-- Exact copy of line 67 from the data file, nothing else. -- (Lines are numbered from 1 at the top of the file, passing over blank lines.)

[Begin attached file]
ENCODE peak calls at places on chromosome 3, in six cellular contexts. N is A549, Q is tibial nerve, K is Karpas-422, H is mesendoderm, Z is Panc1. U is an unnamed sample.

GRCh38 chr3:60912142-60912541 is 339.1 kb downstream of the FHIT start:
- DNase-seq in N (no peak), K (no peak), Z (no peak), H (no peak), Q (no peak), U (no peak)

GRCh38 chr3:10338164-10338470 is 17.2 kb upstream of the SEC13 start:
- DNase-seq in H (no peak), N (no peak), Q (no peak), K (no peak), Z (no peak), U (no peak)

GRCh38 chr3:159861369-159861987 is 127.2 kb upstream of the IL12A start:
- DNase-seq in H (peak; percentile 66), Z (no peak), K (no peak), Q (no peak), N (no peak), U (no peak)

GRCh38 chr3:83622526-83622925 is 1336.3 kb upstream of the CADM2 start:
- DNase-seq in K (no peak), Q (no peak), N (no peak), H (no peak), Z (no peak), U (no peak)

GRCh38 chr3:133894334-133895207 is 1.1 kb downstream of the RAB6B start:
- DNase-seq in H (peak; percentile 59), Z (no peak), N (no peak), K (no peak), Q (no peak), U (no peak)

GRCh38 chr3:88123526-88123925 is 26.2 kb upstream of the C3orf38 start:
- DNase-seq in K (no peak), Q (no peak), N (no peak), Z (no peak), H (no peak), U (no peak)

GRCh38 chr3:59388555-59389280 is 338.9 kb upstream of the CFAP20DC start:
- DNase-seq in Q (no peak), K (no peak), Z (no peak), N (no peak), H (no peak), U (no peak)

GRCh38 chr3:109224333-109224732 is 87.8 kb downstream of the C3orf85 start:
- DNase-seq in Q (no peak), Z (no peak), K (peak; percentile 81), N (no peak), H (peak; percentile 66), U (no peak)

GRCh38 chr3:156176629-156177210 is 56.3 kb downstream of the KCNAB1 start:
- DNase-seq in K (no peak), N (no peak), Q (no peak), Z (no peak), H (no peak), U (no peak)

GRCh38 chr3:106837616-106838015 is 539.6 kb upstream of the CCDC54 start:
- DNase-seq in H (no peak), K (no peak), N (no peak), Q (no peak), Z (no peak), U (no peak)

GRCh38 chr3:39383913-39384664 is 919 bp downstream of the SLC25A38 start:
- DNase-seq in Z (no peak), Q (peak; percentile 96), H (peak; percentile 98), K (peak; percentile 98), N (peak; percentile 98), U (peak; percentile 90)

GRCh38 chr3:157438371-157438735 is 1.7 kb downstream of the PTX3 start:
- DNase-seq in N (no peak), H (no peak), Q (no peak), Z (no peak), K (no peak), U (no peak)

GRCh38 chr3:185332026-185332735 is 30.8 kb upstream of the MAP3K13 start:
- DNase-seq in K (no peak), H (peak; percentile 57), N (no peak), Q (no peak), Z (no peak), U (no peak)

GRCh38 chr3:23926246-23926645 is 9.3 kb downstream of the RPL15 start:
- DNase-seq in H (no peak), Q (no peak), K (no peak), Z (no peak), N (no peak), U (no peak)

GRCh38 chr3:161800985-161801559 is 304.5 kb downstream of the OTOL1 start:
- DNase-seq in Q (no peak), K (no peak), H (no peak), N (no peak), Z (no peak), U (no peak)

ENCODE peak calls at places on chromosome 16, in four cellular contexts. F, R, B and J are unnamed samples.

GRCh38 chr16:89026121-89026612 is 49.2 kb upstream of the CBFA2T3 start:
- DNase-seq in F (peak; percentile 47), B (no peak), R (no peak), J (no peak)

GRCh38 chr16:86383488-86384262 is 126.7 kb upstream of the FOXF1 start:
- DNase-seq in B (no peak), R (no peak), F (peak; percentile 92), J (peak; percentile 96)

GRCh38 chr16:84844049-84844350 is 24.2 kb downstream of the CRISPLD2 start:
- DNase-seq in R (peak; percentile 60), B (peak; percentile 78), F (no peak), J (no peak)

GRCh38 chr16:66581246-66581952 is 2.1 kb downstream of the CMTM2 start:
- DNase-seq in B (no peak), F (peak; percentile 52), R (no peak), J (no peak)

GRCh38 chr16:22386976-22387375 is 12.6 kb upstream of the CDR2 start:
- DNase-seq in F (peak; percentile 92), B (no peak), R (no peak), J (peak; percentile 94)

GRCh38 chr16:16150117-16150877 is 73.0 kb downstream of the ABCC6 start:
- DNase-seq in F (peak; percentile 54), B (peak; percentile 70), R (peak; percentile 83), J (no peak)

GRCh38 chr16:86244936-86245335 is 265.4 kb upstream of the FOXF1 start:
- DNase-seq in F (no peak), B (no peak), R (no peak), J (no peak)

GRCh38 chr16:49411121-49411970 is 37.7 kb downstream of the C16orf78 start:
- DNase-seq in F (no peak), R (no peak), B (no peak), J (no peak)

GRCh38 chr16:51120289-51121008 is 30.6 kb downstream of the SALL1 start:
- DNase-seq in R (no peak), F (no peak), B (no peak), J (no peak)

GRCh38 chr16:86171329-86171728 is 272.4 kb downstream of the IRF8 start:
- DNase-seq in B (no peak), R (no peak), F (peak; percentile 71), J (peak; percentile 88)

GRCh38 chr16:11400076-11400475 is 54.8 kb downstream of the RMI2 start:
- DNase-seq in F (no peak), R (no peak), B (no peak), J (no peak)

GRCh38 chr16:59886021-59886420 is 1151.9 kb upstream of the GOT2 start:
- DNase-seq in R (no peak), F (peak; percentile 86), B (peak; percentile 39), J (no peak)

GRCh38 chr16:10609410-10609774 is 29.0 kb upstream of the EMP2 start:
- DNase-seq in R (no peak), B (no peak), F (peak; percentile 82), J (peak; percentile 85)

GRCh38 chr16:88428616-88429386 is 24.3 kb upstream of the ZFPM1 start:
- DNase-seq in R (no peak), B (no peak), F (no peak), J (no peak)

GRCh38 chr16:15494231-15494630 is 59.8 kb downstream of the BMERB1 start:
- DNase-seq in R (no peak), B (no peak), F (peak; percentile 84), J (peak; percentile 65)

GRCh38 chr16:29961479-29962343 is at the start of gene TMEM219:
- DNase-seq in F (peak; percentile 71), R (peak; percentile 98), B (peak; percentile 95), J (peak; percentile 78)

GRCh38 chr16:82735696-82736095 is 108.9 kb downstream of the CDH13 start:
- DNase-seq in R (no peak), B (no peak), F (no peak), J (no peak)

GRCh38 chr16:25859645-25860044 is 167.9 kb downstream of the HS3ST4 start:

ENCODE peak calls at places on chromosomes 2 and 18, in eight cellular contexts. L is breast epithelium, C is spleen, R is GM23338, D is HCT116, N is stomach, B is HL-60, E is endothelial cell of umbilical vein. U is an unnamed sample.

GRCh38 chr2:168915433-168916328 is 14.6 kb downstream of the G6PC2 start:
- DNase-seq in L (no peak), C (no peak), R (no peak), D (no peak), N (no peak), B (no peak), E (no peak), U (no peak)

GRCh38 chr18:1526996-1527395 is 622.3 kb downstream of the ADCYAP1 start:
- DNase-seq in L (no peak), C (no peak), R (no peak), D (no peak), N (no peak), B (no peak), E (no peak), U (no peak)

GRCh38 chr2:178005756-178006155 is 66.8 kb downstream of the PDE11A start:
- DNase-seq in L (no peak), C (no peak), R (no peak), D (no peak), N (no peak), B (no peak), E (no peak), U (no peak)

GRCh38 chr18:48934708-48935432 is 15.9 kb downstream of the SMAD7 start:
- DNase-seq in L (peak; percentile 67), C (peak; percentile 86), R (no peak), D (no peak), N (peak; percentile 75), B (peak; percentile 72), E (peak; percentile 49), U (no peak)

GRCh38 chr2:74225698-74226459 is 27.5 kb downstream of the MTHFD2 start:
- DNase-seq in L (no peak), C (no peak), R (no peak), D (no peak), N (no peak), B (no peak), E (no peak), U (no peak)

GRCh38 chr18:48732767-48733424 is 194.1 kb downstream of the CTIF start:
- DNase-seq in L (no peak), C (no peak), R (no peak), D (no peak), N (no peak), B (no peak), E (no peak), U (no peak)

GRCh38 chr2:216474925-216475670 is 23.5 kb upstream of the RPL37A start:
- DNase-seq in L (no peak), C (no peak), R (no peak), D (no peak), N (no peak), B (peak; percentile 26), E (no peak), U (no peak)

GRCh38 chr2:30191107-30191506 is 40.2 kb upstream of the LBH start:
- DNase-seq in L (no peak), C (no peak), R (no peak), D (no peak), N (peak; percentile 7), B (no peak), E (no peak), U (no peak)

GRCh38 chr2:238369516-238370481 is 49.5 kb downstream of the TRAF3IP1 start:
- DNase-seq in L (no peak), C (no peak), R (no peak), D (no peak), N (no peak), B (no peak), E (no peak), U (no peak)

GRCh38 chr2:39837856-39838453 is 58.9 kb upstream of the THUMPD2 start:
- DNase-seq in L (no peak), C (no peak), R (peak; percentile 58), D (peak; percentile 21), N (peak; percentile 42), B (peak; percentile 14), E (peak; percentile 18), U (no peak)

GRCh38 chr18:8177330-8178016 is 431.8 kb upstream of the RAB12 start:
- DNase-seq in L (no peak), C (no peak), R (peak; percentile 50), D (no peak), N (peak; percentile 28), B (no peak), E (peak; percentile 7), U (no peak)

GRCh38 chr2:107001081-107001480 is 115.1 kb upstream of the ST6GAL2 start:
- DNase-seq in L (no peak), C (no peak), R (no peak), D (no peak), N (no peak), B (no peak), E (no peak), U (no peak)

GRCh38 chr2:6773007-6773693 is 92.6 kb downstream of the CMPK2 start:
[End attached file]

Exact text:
GRCh38 chr16:25859645-25860044 is 167.9 kb downstream of the HS3ST4 start: